W.Va. lawmakers meet with business leaders

January 19, 2001

W.Va. lawmakers meet with business leaders

By CHUCK MASON / Tri-State Editor

MARTINSBURG, W.Va. - Eastern Panhandle lawmakers told business leaders Friday morning they will attempt to craft legislation geared toward solving the unique problems growth brings to Berkeley, Jefferson and Morgan counties in West Virginia.

They, in turn, were told by the business leaders not to consider tax increases despite the last state budget being balanced with proceeds from a windfall tobacco settlement and liquor money.

"We have to be smarter in the way we spend our money," said Mike Caryl of the Eastern Panhandle Business Association.

"One size doesn't fit all in West Virginia," said state Sen. John Unger, D-Berkeley at the Annual Legislative Breakfast held by the Chamber of Commerce of Martinsburg and Berkeley County at the Holiday Inn.


"We need more local control. Give us the tools so we can solve our own problems," Unger said.

He said the problems confronting the rest of West Virginia don't match with the concerns in the Eastern Panhandle.

Solutions to local problems are being worked on for the upcoming regular session of the Legislature, although state Del. Vicki Douglas, D-Berkeley, admitted the Legislature could find itself in a special session later this year if a landmark ruling on public education is finalized.

For the short-term, Unger said, although West Virginia has had a Local Powers Act in place for about a decade, not one county in the state has been able to use it because of the conditions imposed on county governments. He'd like to adjust the law so that counties have more flexibility.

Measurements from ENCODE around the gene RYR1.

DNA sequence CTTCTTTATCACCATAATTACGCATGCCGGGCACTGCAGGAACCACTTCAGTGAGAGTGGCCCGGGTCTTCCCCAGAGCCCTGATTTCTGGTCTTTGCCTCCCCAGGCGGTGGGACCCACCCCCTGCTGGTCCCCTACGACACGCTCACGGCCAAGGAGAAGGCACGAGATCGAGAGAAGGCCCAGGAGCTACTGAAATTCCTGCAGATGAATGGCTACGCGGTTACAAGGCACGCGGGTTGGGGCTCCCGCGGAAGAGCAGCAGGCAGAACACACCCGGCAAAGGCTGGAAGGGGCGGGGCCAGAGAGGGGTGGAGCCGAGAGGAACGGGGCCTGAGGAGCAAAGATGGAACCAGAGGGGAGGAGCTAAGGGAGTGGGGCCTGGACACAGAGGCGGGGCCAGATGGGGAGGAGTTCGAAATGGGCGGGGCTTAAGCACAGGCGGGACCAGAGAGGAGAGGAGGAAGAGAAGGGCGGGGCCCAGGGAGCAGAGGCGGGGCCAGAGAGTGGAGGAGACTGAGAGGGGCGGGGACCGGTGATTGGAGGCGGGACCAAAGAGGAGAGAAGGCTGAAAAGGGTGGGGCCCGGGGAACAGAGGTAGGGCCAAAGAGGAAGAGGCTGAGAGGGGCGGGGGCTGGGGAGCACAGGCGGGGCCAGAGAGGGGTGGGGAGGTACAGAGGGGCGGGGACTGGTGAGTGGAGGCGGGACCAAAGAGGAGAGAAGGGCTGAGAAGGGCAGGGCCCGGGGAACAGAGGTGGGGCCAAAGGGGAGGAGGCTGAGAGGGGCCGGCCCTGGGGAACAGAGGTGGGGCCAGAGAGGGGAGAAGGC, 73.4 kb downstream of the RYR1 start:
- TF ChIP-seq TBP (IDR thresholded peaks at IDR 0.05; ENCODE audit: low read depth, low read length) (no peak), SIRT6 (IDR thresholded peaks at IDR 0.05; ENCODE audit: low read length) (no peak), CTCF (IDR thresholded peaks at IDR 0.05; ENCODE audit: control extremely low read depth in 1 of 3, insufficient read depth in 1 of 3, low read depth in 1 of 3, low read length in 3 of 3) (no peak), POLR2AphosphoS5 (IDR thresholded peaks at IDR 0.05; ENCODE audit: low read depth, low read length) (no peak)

In West Virginia, he said, if the Legislature doesn't create a power for municipalities or counties, those governments can't create it themselves.

In light of the announced 3 percent cutback and tight state finances, Douglas said so-called "gray machines" might be one source of state revenue. Gov. Bob Wise said this week in Shepherdstown, W.Va., he would explore taxing the gambling machines.

Douglas said the gray machines could be taxed, or, if they are not sought for state revenue, outlaw them.

State Del. John Overington, R-Berkeley, said he's concerned about the machines.

"It disturbs me to rely on gambling revenues to balance the budget," he said.

Other business concerns in West Virginia - tort reform, Worker's Compensation privatization, public education and prevailing wage rates - were mentioned in the two-hour breakfast

Douglas said the Legislature is awaiting the finalization of a 27-year-old court challenge to current public education funding, a decision by Judge Arthur Recht of Ohio County. Until that is finalized, Douglas said, "I don't expect to see a whole lot of reconfiguring of education dollars."

Unger said he and others are working with the West Virginia School Building Authority to change the way it considers projects for funding.

Right now, growth in a public school system is not figured into the formula for SBA dollars. A proposal being looked at would count growth in a formula that determines who receives the limited state money.

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